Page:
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Bozeman City Commission votes to overhaul Bogert Shell

Posted at 2:14 PM, Jul 16, 2019
and last updated 2019-07-16 16:14:06-04

The Bozeman City Commission made their decision that spells out the future of the Bogert Pavilion Shell.

As of last night and out of four options, city commissioners voted to entirely replace eight out of 10 beams on the shell, as well as reinforce it against other damaging situations for the future.

It was a decision that those that enjoy Bogert Park and the shell that has stood here for decades say could change the face of the park altogether.

“It’s kind of now just what’s going to happen to it and kind of the whole ‘eyesore’ and a lot of people use it so it’s just sad that it’s just sitting there,” says Jessica Delgrande, a life-long resident of Bozeman.

Over three months ago, a wooden beam failed under the weight of falling snow, splintering under the pressure.

Jessica Delgrande is one of several who worry about its future.

“If there’s a way to salvage it and keep just because it’s a great dome,” Delgrande says. “If the rest of the structure isn’t safe to keep, then I guess there’s no other way around it.”

For Bozeman strategic services director Jon Henderson, it came down to four choices.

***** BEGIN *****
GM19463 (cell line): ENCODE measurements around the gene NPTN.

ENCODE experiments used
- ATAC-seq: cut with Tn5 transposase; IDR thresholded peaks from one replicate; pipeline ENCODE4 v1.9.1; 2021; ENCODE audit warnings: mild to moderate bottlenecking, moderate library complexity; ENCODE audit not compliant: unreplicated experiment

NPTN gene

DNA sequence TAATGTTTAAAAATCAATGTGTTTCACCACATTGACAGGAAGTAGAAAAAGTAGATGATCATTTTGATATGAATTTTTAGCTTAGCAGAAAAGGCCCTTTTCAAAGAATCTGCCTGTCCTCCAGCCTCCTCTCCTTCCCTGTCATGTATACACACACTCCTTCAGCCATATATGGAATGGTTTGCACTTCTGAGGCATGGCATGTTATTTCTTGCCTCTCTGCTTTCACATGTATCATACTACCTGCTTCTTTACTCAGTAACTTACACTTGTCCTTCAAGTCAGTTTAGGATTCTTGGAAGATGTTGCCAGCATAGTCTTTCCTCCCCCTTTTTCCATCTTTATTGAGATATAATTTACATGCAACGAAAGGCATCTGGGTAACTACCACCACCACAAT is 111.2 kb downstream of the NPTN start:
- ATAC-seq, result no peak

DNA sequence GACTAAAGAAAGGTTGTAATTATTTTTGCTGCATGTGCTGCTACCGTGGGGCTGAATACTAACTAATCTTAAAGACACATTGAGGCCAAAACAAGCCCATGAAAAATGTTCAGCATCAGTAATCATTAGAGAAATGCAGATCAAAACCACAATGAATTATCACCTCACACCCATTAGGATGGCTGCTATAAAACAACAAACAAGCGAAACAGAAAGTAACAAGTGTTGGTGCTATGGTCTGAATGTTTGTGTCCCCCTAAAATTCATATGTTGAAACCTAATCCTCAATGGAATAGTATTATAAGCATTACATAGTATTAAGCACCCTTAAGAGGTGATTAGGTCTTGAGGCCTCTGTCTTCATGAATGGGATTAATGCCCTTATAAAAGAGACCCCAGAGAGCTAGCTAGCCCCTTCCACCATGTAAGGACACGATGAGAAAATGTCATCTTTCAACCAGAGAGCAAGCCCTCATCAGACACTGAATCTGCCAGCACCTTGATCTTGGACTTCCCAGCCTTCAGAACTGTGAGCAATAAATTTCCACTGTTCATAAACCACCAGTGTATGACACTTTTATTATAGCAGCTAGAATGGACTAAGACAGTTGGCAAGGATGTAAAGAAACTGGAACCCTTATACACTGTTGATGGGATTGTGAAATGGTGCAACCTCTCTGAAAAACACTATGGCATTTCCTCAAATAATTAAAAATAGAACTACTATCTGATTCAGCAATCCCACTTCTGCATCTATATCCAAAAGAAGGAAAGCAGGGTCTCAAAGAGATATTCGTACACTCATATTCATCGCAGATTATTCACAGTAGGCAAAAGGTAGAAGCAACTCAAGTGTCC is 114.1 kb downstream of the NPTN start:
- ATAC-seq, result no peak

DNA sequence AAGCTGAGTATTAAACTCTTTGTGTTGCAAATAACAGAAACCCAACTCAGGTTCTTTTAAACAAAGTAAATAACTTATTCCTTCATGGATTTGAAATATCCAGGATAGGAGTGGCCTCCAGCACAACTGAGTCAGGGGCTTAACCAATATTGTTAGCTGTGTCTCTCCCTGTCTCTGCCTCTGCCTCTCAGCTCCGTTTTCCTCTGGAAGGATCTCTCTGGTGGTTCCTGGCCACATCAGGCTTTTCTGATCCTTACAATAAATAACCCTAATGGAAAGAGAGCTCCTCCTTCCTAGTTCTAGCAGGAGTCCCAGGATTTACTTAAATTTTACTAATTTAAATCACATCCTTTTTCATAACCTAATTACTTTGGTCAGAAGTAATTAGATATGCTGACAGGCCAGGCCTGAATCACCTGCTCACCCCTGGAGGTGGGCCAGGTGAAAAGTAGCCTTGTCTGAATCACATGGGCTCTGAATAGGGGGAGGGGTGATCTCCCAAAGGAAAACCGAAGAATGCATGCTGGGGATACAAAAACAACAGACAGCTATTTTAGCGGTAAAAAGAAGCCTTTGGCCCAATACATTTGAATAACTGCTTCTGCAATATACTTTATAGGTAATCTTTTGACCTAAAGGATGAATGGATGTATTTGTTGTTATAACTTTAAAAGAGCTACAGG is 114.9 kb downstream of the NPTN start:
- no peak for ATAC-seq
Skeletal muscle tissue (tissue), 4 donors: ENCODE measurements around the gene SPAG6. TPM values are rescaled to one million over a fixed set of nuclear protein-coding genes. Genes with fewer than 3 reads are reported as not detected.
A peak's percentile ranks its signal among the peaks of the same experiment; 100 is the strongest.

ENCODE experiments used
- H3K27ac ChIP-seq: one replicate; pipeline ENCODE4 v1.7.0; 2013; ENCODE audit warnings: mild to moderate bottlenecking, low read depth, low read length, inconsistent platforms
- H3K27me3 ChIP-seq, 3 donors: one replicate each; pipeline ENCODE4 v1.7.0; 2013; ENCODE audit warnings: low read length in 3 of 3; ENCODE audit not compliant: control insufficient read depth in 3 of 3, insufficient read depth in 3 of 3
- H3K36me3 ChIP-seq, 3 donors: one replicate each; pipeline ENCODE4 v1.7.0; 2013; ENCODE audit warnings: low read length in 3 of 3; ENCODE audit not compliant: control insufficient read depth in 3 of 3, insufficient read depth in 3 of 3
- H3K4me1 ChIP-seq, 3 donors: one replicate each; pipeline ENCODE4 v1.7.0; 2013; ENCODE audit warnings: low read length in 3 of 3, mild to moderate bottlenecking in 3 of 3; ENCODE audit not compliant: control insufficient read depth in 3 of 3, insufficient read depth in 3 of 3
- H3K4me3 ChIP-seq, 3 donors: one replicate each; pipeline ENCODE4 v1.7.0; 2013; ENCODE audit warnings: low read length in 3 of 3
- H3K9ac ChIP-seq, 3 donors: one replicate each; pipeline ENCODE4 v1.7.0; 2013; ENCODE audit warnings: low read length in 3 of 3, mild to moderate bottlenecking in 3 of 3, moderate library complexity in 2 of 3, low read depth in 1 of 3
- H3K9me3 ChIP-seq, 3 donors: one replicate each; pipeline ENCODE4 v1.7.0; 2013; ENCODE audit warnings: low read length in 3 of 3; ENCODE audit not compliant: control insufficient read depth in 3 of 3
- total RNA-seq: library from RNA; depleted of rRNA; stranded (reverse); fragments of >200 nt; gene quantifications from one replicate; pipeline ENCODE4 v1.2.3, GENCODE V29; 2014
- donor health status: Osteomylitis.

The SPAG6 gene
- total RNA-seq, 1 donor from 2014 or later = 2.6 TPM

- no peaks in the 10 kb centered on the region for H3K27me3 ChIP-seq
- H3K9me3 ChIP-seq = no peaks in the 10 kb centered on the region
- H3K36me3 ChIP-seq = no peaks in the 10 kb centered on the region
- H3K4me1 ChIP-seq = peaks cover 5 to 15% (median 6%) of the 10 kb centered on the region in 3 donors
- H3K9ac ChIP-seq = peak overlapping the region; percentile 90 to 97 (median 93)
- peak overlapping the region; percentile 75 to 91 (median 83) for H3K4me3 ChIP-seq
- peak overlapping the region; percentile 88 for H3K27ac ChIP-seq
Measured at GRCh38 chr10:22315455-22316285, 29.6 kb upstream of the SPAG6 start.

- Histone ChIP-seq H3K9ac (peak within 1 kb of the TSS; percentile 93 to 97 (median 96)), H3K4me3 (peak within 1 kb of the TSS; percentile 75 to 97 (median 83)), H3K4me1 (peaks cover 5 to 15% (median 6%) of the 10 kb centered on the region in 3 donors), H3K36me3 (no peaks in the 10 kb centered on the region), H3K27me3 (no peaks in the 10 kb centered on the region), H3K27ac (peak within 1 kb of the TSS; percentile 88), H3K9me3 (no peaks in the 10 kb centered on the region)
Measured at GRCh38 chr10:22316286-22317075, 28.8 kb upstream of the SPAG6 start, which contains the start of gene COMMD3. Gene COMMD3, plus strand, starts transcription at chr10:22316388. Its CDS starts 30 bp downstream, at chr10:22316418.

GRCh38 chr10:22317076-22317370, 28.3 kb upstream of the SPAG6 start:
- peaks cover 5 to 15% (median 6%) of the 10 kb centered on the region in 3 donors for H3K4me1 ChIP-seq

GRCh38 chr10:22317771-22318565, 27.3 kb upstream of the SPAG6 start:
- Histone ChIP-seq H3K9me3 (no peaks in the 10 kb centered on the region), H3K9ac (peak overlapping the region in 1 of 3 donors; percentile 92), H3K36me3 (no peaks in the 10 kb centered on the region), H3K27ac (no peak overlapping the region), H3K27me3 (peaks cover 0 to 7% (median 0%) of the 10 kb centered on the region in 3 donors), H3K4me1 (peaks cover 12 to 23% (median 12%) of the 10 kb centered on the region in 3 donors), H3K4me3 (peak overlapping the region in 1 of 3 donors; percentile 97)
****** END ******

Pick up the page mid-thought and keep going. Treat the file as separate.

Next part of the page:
“They really span the range, everything from splicing some of the rotted sections out of the failed beam and replacing them with new wood to replacing one of the beams in its entirety and three other half beams,” said Henderson.

The city commission was working with four different options.

Option No. 1 was a range between about $180,000 and $230,000 involving the repair of one beam and a portion of the beams around it.

That includes weatherproofing.

Option number 2, the most expensive: bring the pavilion up to new city code, including strength against seismic or wind damage, about $520,000 to $650,000.

Behind door number three, the cheapest: replace just the collapsed beam and fix the roof.

That’s between about $147,000 and $167,000.

Option number four, demolish the shell altogether — roughly $230,000, and due to developmental rules, nothing could be built here again.

“That goes all the way down to changing the material and construction type of the facility and a lot of it has to do with the proximity to the creek in that flood zone,” Henderson says.

At any rate, both Henderson and those like Delgrande agree: it would be nice if the shell could stick around.

“Save it, for sure,” Delgrande says. “If you can’t save it, rebuild it.”